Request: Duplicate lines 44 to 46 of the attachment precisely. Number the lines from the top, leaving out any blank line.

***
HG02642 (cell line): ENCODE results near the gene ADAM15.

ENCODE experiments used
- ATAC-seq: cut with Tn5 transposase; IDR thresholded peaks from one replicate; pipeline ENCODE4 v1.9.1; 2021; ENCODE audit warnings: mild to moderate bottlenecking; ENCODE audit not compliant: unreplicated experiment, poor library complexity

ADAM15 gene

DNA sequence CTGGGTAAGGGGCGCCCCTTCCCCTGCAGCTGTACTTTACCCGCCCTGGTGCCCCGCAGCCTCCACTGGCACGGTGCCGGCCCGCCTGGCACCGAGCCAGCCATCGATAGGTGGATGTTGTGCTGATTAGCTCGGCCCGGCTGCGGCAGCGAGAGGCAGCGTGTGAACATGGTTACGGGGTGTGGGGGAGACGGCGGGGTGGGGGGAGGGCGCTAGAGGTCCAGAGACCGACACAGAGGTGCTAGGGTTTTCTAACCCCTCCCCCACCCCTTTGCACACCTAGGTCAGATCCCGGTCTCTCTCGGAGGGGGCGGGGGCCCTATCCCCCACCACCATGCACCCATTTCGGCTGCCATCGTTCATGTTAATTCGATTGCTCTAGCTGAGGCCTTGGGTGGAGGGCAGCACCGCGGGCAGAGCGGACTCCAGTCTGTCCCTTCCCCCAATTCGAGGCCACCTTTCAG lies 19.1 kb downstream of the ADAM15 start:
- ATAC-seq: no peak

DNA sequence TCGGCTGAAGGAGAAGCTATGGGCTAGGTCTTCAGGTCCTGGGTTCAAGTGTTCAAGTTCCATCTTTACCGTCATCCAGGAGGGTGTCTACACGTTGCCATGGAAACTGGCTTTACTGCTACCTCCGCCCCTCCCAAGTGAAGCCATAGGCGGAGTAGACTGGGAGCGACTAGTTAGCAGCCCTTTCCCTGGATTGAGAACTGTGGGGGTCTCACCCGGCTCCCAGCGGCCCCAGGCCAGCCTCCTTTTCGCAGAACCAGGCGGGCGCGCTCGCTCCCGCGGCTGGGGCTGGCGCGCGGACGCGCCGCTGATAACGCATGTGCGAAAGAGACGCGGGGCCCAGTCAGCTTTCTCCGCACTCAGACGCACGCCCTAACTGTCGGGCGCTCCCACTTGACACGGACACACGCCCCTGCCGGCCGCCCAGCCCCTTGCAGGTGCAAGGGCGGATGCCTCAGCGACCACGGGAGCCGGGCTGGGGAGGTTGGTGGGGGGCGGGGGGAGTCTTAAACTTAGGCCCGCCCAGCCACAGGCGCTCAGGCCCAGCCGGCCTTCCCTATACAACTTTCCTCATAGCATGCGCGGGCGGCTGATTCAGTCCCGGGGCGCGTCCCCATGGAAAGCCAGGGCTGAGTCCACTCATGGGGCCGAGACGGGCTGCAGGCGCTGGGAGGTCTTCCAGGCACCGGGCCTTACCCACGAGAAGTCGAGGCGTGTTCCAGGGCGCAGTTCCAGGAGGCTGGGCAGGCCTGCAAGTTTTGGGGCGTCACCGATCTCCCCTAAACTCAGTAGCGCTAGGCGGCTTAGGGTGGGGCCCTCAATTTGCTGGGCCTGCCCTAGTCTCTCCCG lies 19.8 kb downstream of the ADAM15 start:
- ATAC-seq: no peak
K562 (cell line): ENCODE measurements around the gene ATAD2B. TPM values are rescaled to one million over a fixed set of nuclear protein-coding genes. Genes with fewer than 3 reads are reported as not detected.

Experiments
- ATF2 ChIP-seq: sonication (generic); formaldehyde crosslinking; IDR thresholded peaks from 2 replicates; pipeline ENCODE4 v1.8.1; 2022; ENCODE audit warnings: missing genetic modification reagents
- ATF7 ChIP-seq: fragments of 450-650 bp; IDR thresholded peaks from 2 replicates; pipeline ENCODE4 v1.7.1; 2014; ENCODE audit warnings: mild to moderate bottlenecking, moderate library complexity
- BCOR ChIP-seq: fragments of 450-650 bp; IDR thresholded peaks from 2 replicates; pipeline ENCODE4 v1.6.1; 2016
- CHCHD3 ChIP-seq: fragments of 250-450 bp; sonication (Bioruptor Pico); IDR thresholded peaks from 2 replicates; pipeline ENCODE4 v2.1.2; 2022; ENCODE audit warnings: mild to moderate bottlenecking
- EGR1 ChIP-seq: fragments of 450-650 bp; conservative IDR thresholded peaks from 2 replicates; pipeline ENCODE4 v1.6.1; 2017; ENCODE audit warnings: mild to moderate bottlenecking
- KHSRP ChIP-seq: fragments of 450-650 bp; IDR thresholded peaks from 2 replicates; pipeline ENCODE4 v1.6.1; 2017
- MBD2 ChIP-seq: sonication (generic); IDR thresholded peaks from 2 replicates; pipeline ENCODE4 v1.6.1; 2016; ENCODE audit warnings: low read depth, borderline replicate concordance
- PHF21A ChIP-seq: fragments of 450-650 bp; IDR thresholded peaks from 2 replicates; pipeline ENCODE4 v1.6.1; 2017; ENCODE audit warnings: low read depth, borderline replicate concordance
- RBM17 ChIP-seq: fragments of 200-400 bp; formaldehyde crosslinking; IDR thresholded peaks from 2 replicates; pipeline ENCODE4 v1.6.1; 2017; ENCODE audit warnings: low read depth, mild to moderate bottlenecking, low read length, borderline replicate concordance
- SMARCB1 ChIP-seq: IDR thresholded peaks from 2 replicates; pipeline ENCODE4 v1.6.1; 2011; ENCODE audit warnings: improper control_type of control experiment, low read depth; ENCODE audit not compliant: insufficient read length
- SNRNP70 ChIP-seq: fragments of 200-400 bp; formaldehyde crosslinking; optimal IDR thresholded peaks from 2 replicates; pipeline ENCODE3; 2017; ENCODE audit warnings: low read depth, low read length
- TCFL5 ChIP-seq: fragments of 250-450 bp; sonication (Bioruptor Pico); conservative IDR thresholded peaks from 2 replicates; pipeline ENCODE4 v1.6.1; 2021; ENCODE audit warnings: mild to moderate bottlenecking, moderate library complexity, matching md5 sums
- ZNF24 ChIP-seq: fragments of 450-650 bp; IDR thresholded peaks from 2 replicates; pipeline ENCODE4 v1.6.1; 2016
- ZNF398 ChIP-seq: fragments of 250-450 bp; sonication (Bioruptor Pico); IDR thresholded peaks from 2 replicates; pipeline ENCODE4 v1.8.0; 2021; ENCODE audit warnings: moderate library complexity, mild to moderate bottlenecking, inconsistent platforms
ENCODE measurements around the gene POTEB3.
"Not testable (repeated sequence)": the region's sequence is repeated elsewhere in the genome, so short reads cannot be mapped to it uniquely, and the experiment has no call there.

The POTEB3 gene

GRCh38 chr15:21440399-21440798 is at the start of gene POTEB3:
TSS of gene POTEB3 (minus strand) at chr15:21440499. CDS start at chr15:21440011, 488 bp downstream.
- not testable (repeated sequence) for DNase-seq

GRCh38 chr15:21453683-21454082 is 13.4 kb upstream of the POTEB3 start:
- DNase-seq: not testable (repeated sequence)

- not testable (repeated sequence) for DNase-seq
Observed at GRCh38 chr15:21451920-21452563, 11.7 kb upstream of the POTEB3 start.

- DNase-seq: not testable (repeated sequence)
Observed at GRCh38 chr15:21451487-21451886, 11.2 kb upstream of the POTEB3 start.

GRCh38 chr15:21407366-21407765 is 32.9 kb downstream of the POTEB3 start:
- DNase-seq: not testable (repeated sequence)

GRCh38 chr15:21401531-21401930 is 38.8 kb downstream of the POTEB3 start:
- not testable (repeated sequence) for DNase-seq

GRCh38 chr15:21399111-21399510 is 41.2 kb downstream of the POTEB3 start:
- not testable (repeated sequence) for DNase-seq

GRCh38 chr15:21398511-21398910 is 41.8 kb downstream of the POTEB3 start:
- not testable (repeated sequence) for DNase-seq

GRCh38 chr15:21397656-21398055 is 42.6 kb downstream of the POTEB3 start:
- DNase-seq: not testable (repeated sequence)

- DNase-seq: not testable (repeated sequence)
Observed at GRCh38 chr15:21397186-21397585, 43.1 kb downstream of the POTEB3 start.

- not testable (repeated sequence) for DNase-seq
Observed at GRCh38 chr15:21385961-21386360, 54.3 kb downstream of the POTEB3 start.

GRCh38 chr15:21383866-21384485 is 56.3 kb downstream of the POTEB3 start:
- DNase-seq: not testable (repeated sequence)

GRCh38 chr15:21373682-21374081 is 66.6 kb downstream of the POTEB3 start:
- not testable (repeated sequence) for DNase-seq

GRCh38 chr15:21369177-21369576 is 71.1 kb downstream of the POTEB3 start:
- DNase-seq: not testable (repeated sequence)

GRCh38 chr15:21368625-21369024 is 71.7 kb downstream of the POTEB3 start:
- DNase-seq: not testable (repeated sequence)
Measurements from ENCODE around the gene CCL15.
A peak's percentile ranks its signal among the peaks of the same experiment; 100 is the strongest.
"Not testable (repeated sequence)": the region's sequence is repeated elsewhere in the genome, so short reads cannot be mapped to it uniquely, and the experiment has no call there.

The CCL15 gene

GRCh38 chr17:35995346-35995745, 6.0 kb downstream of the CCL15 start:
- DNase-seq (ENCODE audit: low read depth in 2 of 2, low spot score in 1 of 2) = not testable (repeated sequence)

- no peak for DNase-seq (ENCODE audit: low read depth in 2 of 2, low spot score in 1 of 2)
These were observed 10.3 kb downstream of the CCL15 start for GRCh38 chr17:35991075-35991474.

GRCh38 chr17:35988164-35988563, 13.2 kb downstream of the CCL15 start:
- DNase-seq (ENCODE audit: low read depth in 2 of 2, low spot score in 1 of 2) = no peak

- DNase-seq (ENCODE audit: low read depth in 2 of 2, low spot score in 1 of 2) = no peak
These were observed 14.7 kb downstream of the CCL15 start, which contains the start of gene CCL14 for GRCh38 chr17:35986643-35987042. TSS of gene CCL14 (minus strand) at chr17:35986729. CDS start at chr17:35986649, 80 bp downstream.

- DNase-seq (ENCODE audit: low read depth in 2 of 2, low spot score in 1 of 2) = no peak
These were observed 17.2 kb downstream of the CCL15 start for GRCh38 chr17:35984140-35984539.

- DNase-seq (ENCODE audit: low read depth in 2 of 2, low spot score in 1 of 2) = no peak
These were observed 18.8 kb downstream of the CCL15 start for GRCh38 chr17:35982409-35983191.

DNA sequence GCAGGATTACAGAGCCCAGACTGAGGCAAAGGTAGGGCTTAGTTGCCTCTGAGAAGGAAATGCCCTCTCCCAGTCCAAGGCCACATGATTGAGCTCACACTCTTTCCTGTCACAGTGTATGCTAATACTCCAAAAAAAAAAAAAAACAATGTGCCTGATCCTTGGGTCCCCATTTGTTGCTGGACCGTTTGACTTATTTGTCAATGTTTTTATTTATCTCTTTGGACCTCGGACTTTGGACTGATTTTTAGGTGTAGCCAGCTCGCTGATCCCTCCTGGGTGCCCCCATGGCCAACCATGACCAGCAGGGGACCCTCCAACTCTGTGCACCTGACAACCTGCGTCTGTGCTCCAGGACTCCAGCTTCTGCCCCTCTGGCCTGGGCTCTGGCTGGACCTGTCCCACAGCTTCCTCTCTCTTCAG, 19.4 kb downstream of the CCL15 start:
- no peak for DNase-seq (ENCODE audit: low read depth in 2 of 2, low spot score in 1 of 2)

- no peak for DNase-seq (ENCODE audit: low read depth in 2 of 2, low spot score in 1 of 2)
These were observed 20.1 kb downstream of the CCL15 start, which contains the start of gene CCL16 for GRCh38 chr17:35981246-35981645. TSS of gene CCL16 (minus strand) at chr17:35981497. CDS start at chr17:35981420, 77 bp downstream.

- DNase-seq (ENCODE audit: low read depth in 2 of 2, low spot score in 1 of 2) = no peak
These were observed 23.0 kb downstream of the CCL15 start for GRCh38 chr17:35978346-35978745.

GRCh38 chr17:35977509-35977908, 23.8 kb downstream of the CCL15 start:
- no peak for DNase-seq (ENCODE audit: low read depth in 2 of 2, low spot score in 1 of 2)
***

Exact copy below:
- not testable (repeated sequence) for DNase-seq

GRCh38 chr15:21397656-21398055 is 42.6 kb downstream of the POTEB3 start:
- DNase-seq: not testable (repeated sequence)